Mentoring that harvests change within the utility - change that develops, improves, grows, and reinvents people - can assist a utility immeasurably when effectively utilized and monitored. A recent report completed by LifeMoxie Consulting on "The ROI of Mentoring" says that 67 percent of employees say they learn more about their jobs from coworkers than from their bosses. Further, 75 percent of executives credit mentoring with playign a key role in their careers.
SCE embraces mentoring
Case in point: Southern California Edison (SCE) instituted a mentorship program within the utility, and now leverages mentoring to drive organizational strategies including diversity and inclusion as well as retention, according to Ed Robinson, SCE's senior manager of community involvement. "I was always told that the most important door to watch in a company is the back door," Robinson told webcast attendees. "We wanted to make sure employees felt valued, felt a part of something."
As well, he said, the utility focused on moving the needle so that SCE doesn't lose valuable institutional knowledge.
The mentor program at SCE focuses on the following issues important to the utility: succession planning and knowledge transfer, talent/career development, leadership identify and development, and morale, engagement and enthusiasm. The pilot mentoring program was launched at the utility in June 2010, with a full rollout slated for November of this year.
Looking to the future workforce
While retaining institutional knowledge is imperative, changes in training on the entry end are necessary, as well.
Last year, the U.S. Department of Energy announced awards supporting two types of workforce training initiatives. The first type, focused on developing and enhancing workforce training programs for the electric power sector, provided funding to the tune of $41.6 million total to 33 projects at universities, community colleges and technical schools across the country. These schools are in the process of developing new training programs, strategies and curricula related to the electric power sector and the smart grid. Additionally, the awards in this category are supporting the Strategic Training and Education in Power Systems initiative, which is developing cross-disciplinary electric power system programs at both the university and college level.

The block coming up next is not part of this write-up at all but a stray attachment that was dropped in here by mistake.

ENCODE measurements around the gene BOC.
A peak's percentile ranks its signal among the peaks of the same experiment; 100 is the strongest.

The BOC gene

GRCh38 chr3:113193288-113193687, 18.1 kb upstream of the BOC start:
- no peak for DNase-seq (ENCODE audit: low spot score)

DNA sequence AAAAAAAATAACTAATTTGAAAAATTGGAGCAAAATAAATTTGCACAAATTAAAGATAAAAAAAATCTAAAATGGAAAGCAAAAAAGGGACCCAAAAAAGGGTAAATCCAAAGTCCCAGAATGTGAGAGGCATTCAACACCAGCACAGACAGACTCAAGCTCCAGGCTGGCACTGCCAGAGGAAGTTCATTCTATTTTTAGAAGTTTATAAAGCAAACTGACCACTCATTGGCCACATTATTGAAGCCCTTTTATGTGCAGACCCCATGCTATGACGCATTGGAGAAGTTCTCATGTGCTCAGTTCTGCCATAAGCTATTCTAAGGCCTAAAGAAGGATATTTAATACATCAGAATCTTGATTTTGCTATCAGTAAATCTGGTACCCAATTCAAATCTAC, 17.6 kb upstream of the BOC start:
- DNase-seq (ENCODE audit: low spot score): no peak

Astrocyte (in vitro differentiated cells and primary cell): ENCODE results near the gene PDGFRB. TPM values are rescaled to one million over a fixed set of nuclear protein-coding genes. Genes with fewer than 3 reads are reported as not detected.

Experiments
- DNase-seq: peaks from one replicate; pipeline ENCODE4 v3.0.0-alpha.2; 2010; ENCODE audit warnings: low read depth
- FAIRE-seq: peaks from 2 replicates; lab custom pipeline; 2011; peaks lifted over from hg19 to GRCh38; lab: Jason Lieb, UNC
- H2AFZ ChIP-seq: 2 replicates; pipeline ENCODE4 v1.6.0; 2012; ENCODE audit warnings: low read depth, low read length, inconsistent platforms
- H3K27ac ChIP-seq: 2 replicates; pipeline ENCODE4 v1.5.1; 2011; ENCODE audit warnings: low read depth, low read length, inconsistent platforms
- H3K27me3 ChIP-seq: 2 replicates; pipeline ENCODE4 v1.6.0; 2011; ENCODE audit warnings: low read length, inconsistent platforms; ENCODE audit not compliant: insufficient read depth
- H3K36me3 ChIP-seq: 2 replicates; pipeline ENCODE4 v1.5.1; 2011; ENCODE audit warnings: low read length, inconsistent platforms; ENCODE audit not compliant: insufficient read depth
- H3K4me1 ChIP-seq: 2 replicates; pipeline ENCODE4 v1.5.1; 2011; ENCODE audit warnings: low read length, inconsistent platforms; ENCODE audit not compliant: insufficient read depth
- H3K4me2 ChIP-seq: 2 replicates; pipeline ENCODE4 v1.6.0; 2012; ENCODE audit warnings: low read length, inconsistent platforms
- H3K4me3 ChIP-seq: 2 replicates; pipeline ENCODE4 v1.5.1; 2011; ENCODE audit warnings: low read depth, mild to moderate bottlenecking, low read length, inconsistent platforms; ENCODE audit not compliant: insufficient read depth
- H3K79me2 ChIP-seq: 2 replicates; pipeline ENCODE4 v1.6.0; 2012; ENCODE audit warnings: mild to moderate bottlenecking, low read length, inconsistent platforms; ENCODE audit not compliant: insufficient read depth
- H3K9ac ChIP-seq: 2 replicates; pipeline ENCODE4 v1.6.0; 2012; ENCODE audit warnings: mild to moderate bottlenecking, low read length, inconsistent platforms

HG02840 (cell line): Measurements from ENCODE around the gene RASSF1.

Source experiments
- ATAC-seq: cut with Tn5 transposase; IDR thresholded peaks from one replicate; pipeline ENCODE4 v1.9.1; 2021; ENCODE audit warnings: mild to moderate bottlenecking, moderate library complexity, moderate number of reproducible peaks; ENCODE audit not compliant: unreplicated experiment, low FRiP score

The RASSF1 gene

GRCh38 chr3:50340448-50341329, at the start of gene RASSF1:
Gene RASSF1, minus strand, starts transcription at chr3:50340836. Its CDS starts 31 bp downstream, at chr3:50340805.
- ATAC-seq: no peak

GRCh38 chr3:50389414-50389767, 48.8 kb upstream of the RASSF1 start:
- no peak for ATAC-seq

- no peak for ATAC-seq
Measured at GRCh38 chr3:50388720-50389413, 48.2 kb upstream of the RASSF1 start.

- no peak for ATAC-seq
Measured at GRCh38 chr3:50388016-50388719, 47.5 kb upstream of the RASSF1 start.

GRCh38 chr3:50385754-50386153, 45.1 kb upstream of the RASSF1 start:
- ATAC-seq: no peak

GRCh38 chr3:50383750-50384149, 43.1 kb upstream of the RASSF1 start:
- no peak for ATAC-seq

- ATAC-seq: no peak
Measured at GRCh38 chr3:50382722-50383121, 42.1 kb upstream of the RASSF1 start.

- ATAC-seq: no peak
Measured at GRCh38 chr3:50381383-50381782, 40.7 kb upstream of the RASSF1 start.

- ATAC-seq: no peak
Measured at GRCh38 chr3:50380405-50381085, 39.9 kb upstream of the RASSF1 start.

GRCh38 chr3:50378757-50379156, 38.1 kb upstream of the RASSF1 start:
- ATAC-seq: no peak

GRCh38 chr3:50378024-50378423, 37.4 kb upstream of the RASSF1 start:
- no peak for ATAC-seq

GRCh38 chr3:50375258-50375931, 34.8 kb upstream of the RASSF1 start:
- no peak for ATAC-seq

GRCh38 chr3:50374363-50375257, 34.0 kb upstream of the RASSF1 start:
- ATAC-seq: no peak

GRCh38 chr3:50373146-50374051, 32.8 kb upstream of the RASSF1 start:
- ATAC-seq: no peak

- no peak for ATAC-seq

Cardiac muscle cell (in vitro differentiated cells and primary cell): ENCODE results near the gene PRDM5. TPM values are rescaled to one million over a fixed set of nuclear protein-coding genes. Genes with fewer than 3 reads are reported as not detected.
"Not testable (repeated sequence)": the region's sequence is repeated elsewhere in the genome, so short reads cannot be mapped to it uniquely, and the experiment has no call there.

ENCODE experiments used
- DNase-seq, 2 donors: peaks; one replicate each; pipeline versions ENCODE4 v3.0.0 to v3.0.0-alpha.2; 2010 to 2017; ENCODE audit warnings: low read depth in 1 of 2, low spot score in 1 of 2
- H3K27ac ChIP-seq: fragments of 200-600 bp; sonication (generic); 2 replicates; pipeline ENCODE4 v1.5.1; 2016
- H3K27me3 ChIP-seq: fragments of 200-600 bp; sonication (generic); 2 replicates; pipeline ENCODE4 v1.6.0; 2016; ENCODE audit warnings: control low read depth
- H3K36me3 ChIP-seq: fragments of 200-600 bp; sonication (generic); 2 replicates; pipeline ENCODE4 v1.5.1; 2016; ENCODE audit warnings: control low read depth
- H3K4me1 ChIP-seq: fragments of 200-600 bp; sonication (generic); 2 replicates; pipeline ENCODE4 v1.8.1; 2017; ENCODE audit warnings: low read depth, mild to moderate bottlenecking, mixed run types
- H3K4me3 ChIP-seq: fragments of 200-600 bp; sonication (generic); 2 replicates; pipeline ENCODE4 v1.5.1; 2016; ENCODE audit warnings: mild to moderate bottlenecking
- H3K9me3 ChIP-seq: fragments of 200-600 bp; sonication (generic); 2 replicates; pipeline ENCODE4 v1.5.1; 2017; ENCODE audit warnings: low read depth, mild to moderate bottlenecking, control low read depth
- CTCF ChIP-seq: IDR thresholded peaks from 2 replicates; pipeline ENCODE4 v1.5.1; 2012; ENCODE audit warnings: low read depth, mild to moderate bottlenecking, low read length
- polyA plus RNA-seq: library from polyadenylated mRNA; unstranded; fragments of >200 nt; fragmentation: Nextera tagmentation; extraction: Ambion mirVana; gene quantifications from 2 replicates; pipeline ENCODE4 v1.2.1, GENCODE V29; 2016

A further $57.7 million total was awarded to 21 smart grid workforce training projects for new hires (including displaced workers and military veterans), as well as retraining programs for electric utility workers and electrical equipment manufacturers, focusing in smart grid technologies and their implementation.
Illinois trains on numerous levels
The GCEI was one of the recipients of DOE funding, and in 2010 initiated a $12.6 million project also supported by the State of Illinois to "educate and train the nation's workforce to meet the global challenges and opportunities of the smart grid."
The ribbon-cutting for the IIT SmartGrid Education and Workforce Training Center was held in October. The center will focus both on education at the university level, as well as early (kindergarten to Grade 12) and public smart grid education.
According to the center, early education is especially important. It notes: "With more than 400,000 students in more than 600 elementary and high schools, Chicago Public Schools (CPS) is the third largest school district in the country. The CPS student population is 91 percent minority and over 75 percent live at or below the poverty threshold.
"IIT has established a partnership with the CPS to train high school teachers via down-to-earth courses, workshops and webinars on smart grid, plug-in hybrid cars and sustainable energy topics."